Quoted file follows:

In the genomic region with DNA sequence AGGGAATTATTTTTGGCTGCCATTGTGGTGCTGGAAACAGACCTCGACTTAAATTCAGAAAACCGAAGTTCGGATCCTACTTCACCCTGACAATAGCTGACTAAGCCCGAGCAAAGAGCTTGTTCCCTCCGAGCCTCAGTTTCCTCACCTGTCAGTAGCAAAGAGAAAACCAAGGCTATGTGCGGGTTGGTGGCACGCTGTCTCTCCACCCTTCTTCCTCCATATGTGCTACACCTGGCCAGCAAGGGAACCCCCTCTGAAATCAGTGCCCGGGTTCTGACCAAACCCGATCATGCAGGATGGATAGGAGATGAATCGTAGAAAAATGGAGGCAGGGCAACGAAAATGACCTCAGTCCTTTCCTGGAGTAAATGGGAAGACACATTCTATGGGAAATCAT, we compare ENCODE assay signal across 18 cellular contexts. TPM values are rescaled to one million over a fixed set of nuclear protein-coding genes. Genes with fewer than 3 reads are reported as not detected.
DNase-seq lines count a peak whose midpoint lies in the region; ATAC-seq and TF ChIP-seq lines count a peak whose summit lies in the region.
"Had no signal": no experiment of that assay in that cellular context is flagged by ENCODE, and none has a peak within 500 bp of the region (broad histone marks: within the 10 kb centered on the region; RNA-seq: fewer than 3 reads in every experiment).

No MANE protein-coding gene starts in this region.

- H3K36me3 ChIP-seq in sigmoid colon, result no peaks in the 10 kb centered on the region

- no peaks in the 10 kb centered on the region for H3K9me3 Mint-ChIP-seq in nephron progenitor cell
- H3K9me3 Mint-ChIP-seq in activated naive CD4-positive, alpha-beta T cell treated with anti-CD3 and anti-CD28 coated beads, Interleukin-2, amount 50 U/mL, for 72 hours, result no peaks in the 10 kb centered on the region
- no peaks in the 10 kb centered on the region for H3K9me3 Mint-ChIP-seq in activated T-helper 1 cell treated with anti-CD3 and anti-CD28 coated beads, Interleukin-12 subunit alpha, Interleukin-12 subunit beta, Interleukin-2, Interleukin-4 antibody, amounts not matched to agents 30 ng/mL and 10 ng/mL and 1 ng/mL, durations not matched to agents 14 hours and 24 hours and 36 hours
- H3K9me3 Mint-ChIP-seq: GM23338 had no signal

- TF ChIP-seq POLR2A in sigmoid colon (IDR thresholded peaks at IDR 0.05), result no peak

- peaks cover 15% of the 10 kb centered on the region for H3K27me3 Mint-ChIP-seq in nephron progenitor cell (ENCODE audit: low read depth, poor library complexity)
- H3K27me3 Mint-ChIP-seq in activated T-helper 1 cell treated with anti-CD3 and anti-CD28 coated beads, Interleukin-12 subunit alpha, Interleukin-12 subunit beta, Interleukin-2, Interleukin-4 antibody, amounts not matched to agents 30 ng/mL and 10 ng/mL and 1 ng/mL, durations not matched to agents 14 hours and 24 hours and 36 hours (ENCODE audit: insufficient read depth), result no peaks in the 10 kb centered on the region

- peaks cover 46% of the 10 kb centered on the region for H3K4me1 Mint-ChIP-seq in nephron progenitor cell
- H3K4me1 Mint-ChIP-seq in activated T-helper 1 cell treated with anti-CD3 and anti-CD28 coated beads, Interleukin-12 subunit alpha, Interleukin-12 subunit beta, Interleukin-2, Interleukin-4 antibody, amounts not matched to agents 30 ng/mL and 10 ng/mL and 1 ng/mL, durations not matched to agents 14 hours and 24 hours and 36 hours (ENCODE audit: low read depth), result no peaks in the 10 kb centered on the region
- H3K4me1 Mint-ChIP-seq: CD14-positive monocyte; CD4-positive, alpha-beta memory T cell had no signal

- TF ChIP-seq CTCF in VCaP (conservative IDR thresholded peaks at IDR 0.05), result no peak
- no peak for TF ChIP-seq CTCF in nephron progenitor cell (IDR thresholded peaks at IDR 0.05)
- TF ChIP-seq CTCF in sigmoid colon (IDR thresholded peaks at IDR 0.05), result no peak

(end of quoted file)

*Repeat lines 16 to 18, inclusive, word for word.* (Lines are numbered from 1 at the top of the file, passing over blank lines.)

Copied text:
- TF ChIP-seq CTCF in VCaP (conservative IDR thresholded peaks at IDR 0.05), result no peak
- no peak for TF ChIP-seq CTCF in nephron progenitor cell (IDR thresholded peaks at IDR 0.05)
- TF ChIP-seq CTCF in sigmoid colon (IDR thresholded peaks at IDR 0.05), result no peak